Amazon's surveillance doorbell marketers help cops get warrantless access to video footage from peoples' homes

Every time I write about the unfolding scandal of Amazon's secret partnerships with hundreds of US police departments who get free merch and access to Ring surveillance doorbell footage in exchange for acting as a guerrilla marketing street-team for Ring, I get an affronted email from Amazon PR, implying that I got it all wrong, but unwilling to enter into detailed discussions of what's actually going on (the PR flacks also usually ask to be quoted officially but anonymously, something I never agree to). Read the rest

Amazon's staffing up a news vertical full of crime stories designed to scare you into buying a spying, snitching "smart" doorbell

Ring is a "smart" doorbell that Amazon bought for $1B in 2018, and proceeded to turn into an insecure, networked surveillance device, (possibly wired into Amazon's facial recognition system) and connected to law enforcement so that the company could advertise that owning a Ring made you a good citizen of your neighborhood, part of a mesh of relentless eyes-on-the-street that identified suspicious strangers and sicced the law on them, frontended by an app named with pitch-perfect creepiness: "Neighbors." Read the rest

America's institutions can preserve liberty, but they're also pretty good at destroying it

As trumpism metastasizes, I've taken some comfort in the American system of checks and balances, especially the independent judiciary and the strong Constitutional tradition, which lets impact litigators like EFF and ACLU leverage the courts to overturn the executive branch; I've seen this work many times with EFF and other civil liberties organizations. Read the rest

Cops in small MA town warn about roving rap-battle challengers

The police in Charlton, Massachusetts (one of the fifty safest towns in America) have issued a warning to the citizenry that they've heard tell of young men in a black SUV who are driving around town, challenging teenagers to rap battles. Read the rest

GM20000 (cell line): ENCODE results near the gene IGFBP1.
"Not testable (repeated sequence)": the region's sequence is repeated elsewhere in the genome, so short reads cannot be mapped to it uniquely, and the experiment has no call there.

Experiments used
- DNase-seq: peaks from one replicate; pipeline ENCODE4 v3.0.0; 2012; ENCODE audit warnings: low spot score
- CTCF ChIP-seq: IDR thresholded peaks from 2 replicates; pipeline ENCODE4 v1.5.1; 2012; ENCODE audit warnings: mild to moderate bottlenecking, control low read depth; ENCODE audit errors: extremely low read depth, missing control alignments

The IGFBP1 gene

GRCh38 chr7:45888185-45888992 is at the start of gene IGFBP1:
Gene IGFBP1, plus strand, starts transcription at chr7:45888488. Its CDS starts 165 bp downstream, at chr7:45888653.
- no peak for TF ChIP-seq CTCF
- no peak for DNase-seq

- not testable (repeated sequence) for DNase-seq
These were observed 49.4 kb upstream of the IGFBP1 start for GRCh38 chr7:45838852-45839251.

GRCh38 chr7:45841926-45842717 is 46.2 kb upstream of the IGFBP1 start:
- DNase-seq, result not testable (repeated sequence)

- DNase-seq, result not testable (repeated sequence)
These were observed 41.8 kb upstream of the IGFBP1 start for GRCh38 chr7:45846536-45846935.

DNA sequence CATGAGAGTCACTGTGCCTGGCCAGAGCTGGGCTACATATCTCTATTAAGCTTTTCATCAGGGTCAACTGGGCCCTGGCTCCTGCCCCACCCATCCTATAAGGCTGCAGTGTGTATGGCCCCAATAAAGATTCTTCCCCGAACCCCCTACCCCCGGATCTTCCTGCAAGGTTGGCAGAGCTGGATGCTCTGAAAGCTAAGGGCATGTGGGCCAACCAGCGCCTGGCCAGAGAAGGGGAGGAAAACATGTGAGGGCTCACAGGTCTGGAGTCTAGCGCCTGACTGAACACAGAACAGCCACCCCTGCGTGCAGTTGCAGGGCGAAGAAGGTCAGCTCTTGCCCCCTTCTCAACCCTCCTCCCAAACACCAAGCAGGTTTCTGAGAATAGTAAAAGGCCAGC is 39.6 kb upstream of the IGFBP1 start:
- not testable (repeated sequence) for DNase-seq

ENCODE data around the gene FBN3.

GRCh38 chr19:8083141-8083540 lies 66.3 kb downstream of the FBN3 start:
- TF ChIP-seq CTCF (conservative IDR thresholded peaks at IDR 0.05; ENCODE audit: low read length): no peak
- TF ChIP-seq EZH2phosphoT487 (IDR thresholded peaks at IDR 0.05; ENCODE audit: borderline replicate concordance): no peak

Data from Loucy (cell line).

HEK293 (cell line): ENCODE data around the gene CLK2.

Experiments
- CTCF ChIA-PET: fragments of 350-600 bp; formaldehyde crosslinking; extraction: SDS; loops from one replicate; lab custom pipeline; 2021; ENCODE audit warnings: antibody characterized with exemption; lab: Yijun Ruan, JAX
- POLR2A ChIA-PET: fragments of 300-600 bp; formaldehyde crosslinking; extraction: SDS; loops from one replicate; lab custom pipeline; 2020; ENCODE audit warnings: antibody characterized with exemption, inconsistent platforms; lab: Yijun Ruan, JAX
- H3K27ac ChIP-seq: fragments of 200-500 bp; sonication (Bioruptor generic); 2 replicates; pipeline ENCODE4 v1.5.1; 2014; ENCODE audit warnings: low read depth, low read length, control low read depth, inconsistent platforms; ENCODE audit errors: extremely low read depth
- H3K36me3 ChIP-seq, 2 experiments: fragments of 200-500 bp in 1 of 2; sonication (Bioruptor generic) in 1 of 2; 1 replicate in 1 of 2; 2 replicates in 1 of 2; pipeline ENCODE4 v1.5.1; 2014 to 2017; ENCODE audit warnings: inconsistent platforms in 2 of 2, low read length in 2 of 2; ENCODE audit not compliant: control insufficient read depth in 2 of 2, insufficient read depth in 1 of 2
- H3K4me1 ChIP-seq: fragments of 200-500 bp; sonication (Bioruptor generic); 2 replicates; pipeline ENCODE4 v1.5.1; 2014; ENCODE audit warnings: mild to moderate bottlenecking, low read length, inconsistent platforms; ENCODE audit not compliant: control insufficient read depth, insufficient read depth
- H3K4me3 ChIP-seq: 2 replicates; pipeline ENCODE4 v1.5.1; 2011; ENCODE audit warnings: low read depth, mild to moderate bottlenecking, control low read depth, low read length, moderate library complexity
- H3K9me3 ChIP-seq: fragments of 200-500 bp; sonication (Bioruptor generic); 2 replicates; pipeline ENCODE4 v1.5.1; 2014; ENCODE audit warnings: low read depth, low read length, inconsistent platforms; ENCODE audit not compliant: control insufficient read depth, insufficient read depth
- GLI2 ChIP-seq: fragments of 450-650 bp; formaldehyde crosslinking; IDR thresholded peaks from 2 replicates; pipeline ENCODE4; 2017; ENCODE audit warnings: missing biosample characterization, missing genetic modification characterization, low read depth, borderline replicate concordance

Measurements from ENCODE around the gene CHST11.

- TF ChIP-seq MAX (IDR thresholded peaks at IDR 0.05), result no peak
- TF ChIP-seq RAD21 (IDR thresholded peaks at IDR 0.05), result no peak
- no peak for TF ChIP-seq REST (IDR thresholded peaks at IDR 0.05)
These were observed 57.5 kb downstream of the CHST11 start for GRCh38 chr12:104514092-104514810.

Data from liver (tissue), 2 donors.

A bowel-loosening long-term geopolitical weather report

The idea that global politics are a terrifying blend of natural disasters, belligerence, and deadly military potential isn't unique to this decade, but holy fuck, did it ever just get weird. Read the rest

What will it take to get MIT to stand up for its own students and researchers?

In 2007, 19-year-old MIT Media Lab student named Star Simpson went to Boston's Logan Airport to meet a friend wearing a sweater she'd decorated with LEDs in the shape of a star; the Logan police responded (with machine guns) to a call about a "dark-skinned man" with a suspicious device. Read the rest

UK National Crime Agency: if your kids like computers, they're probably criminals

Warning signs that your kid is involved in cybercrime: "Are they interested in coding? Do they have independent learning material on computing?" Read the rest

French Ministry of Interior wants to ban open wifi, Tor

A leaked memo from the Ministry sets out new bills it would like to see introduced into the French Parliament as early as next month, setting out an ambitious plan to block privacy tools, something only technically possible by recreating China's Great Firewall in a European democracy, spying on all networked activity to prevent the use of Tor. Read the rest

All 40 of the FBI & DHS's post-9/11 terror attack warnings fizzled

And yet, the press keeps on reporting these "reliable intelligence-based" reports of impending attacks on the "homeland" as though you should believe them. Read the rest